Foundations of Network

When in business school, people often think of network as the group of people you are connected with socially and professionally. And one might naturally think of interpersonal communication skills as the foundations of network. The Foundations of Network I am about to write about today, however, is something completely different.

This is actually one of our tech core class, taught by Professor Lakshmi Subramanian from Courant Institute of Mathematical Sciences. The network in discussion in this class is the network of computers – PCs, mobile phones, routers, servers, cloud and many other devices connected through the internet. The participants of this class include us (the Tech MBAs) and the students from the Courant Computing, Entrepreneurship and Innovation (MS-CEI) program, whom we already know very well through some of the business core classes we took together in the summer.

Taking such a class within the computer science school might seem too technical and irrelevant for MBA students – after all, we are unlikely to be creating the network architecture or writing lines of software codes for the companies we will be working for in the future. But having a high-level understanding of various pieces of the very network that is so essential to our productivity nowadays can be hugely beneficial to understanding the risk and opportunities behind a product or business. On a practical level, some high-tech companies are known for asking MBA candidates questions like ‘what happens behind the scene when you type the address of the website in your web-browser?’.

Professor Subramanian has done a great job this semester at explaining many engineering concepts to non-technical audiences and covering a wide range of topics that are highly relevant to current landscape in the tech industry. We started with the foundation of the internet – communication protocols between devices of different complexity, location or form, to how data packets are routed through the internet, to how a web page is downloaded through the http protocol onto our browsers, to how signals are sent over the wireless and cellular network, to cloud computing services, to more advanced topics like 5G network and data center architecture.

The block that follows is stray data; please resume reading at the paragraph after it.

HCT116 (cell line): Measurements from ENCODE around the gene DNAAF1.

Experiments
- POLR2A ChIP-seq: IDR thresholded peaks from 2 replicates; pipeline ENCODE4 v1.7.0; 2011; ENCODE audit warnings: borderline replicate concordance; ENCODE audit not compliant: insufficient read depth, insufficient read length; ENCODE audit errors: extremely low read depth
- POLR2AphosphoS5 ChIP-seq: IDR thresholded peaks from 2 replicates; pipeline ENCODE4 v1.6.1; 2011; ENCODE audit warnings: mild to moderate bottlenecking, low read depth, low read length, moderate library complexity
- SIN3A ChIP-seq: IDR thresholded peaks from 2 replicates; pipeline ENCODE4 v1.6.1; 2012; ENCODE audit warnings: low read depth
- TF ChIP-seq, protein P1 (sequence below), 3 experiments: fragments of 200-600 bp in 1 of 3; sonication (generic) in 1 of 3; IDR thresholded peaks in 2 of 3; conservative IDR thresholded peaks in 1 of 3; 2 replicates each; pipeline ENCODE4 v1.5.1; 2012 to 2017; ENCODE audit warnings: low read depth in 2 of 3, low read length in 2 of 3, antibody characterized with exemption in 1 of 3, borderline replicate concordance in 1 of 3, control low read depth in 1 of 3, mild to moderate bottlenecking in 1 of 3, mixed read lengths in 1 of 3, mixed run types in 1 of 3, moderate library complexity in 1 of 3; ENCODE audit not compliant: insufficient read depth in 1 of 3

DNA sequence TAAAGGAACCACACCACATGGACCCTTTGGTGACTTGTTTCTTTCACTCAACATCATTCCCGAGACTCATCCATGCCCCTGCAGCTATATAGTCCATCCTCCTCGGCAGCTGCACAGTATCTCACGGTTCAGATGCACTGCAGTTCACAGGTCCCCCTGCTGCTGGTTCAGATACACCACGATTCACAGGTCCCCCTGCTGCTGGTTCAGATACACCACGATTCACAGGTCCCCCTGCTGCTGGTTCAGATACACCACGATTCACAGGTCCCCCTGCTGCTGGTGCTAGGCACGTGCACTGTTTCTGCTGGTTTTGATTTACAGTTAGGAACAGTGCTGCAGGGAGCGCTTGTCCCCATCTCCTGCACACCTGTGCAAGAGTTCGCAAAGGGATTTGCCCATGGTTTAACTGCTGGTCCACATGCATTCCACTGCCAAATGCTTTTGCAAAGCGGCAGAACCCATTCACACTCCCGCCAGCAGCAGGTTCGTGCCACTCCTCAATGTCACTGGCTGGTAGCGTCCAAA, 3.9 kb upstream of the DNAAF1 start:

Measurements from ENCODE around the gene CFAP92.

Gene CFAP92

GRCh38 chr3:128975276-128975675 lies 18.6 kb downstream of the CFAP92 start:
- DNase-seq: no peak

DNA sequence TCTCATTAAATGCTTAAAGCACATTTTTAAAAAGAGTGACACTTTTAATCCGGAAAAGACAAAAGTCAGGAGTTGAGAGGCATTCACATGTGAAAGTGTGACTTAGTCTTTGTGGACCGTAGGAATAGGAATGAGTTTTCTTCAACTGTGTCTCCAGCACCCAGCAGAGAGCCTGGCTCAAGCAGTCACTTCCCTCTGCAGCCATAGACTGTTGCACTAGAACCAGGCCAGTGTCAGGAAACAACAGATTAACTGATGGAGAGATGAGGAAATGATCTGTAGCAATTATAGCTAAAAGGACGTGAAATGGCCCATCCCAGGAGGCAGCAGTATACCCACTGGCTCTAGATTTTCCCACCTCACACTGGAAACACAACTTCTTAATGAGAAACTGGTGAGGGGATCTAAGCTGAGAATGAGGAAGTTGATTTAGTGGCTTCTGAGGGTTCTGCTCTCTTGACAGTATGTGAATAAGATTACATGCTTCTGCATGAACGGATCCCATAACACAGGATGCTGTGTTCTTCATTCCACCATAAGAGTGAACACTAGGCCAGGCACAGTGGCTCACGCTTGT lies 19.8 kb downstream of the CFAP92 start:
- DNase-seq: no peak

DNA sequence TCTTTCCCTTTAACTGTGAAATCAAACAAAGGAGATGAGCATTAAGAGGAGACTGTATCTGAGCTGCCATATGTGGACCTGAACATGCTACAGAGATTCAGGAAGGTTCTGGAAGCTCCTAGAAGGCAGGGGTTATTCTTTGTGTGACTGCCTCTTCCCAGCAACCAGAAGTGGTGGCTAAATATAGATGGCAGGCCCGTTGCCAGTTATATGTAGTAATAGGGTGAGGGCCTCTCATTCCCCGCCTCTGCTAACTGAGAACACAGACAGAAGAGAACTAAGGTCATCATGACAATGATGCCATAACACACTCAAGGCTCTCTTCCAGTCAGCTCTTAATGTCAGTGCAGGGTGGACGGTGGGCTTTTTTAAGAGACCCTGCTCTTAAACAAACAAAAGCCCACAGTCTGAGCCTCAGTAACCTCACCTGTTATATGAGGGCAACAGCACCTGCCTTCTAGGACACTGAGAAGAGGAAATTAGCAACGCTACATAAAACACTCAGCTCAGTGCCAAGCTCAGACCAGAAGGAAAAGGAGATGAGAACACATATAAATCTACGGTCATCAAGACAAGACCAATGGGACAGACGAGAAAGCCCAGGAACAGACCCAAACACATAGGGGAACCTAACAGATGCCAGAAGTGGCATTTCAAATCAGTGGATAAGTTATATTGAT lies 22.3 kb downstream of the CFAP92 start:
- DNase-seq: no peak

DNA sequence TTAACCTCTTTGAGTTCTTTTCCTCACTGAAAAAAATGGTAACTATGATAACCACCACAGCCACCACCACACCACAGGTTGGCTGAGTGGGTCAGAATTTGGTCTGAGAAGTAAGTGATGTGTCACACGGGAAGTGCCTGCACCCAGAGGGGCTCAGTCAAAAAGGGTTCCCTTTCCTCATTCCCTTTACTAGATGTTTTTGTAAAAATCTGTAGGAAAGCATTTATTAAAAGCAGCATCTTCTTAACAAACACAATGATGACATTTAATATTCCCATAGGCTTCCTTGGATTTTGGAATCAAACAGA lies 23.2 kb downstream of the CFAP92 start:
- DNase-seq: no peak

As the capstone of this class, we are supposed to submit a project at the end of the semester – either build (code) a functioning product or write an in-depth case study about something related to the content covered in class. Our class is roughly split half and half between ‘build’ and ‘case study’ projects. It is very exciting to see what my classmates have come up with for their projects: interactive ads for mobile games, google phi case study, finger print authenticated QR code for login, Amazon data center in Chile case study, multi-user web-based games, case studies on mesh network and many, many more. Don’t be surprised if you see some of our apps pushed to app stores or case studies published in the near future!

This class seemed a bit odd at the beginning but it has quickly become one of my favorite classes. Tech core classes like this class provide us with a unique opportunity to get exposure to the intersection of tech and business from the perspective of the tech side. Last, I want to give a shout-out to our Teaching Assistant Talal Ahmad, who is a PhD student in Professor Subramanian’s lab researching on mobile networking and mobile systems. Besides the fact that he is passionate and empathetic toward his students, he has also done amazing things with his research like deploying software-defined network base stations in Ghana. Talal is graduating soon – can’t wait to hear his new adventures!